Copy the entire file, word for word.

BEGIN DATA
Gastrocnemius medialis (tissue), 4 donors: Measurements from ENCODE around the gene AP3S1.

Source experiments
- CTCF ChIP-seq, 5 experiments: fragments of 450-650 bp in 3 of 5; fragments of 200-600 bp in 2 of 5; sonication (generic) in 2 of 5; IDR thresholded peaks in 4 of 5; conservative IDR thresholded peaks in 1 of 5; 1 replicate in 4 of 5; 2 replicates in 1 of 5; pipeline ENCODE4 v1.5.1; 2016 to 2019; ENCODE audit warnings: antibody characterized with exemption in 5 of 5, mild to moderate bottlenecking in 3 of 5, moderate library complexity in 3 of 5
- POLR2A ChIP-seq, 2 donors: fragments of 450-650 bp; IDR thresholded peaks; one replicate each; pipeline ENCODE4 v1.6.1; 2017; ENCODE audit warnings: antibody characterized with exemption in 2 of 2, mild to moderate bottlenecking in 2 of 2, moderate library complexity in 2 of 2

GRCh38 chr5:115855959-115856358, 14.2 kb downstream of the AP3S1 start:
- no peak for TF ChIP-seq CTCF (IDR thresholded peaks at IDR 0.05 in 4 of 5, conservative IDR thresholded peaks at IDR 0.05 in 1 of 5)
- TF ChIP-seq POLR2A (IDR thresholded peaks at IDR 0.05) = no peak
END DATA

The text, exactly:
Gastrocnemius medialis (tissue), 4 donors: Measurements from ENCODE around the gene AP3S1.

Source experiments
- CTCF ChIP-seq, 5 experiments: fragments of 450-650 bp in 3 of 5; fragments of 200-600 bp in 2 of 5; sonication (generic) in 2 of 5; IDR thresholded peaks in 4 of 5; conservative IDR thresholded peaks in 1 of 5; 1 replicate in 4 of 5; 2 replicates in 1 of 5; pipeline ENCODE4 v1.5.1; 2016 to 2019; ENCODE audit warnings: antibody characterized with exemption in 5 of 5, mild to moderate bottlenecking in 3 of 5, moderate library complexity in 3 of 5
- POLR2A ChIP-seq, 2 donors: fragments of 450-650 bp; IDR thresholded peaks; one replicate each; pipeline ENCODE4 v1.6.1; 2017; ENCODE audit warnings: antibody characterized with exemption in 2 of 2, mild to moderate bottlenecking in 2 of 2, moderate library complexity in 2 of 2

GRCh38 chr5:115855959-115856358, 14.2 kb downstream of the AP3S1 start:
- no peak for TF ChIP-seq CTCF (IDR thresholded peaks at IDR 0.05 in 4 of 5, conservative IDR thresholded peaks at IDR 0.05 in 1 of 5)
- TF ChIP-seq POLR2A (IDR thresholded peaks at IDR 0.05) = no peak